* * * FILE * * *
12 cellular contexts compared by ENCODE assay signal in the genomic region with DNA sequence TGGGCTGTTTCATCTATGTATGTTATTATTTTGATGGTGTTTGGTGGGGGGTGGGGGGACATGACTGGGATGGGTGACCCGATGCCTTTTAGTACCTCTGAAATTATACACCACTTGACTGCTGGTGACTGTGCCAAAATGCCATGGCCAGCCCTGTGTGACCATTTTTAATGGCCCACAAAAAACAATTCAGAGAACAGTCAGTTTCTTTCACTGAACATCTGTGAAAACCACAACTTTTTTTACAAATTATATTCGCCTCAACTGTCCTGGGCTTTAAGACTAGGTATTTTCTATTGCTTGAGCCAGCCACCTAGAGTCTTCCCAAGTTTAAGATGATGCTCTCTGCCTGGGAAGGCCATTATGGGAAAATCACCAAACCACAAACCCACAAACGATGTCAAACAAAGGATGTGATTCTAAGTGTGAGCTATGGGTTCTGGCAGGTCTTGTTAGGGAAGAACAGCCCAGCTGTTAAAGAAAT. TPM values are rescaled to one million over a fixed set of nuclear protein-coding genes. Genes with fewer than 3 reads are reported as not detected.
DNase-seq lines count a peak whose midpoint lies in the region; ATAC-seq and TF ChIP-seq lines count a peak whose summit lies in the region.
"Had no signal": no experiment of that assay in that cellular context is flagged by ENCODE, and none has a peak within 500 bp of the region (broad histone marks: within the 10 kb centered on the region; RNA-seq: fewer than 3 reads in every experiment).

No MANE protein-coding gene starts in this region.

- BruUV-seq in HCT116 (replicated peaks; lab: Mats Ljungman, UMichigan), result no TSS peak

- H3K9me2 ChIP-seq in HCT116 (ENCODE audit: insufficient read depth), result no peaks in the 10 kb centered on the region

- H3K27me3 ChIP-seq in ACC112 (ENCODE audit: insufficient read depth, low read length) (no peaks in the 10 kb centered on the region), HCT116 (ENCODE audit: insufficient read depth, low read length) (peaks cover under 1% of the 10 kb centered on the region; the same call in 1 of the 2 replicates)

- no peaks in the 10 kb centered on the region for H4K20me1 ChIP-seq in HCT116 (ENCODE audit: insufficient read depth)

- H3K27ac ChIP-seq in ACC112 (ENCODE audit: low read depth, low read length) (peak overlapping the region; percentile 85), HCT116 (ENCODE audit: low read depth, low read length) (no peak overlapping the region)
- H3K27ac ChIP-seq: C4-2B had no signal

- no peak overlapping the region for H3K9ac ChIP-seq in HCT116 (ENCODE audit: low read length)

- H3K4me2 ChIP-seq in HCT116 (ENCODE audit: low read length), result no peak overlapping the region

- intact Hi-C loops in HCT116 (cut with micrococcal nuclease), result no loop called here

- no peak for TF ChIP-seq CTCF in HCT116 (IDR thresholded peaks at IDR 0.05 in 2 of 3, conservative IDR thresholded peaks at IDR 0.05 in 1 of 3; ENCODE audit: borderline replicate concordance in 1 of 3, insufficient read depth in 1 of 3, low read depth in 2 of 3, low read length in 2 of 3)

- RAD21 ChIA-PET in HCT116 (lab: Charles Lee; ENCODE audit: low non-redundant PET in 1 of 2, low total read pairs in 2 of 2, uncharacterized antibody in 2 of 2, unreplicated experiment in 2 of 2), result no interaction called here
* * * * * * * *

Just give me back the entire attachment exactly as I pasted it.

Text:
12 cellular contexts compared by ENCODE assay signal in the genomic region with DNA sequence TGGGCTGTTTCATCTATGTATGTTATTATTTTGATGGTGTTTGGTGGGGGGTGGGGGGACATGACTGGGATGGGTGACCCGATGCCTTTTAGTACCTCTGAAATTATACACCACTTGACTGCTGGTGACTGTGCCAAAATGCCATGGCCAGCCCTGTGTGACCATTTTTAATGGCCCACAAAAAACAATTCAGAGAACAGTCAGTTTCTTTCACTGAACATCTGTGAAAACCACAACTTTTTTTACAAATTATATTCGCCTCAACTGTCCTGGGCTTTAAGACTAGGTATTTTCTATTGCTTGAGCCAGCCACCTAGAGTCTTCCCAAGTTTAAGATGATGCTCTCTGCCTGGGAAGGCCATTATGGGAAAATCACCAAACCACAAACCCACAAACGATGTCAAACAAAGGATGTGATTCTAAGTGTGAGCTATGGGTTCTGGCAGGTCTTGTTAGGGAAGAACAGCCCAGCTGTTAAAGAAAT. TPM values are rescaled to one million over a fixed set of nuclear protein-coding genes. Genes with fewer than 3 reads are reported as not detected.
DNase-seq lines count a peak whose midpoint lies in the region; ATAC-seq and TF ChIP-seq lines count a peak whose summit lies in the region.
"Had no signal": no experiment of that assay in that cellular context is flagged by ENCODE, and none has a peak within 500 bp of the region (broad histone marks: within the 10 kb centered on the region; RNA-seq: fewer than 3 reads in every experiment).

No MANE protein-coding gene starts in this region.

- BruUV-seq in HCT116 (replicated peaks; lab: Mats Ljungman, UMichigan), result no TSS peak

- H3K9me2 ChIP-seq in HCT116 (ENCODE audit: insufficient read depth), result no peaks in the 10 kb centered on the region

- H3K27me3 ChIP-seq in ACC112 (ENCODE audit: insufficient read depth, low read length) (no peaks in the 10 kb centered on the region), HCT116 (ENCODE audit: insufficient read depth, low read length) (peaks cover under 1% of the 10 kb centered on the region; the same call in 1 of the 2 replicates)

- no peaks in the 10 kb centered on the region for H4K20me1 ChIP-seq in HCT116 (ENCODE audit: insufficient read depth)

- H3K27ac ChIP-seq in ACC112 (ENCODE audit: low read depth, low read length) (peak overlapping the region; percentile 85), HCT116 (ENCODE audit: low read depth, low read length) (no peak overlapping the region)
- H3K27ac ChIP-seq: C4-2B had no signal

- no peak overlapping the region for H3K9ac ChIP-seq in HCT116 (ENCODE audit: low read length)

- H3K4me2 ChIP-seq in HCT116 (ENCODE audit: low read length), result no peak overlapping the region

- intact Hi-C loops in HCT116 (cut with micrococcal nuclease), result no loop called here

- no peak for TF ChIP-seq CTCF in HCT116 (IDR thresholded peaks at IDR 0.05 in 2 of 3, conservative IDR thresholded peaks at IDR 0.05 in 1 of 3; ENCODE audit: borderline replicate concordance in 1 of 3, insufficient read depth in 1 of 3, low read depth in 2 of 3, low read length in 2 of 3)

- RAD21 ChIA-PET in HCT116 (lab: Charles Lee; ENCODE audit: low non-redundant PET in 1 of 2, low total read pairs in 2 of 2, uncharacterized antibody in 2 of 2, unreplicated experiment in 2 of 2), result no interaction called here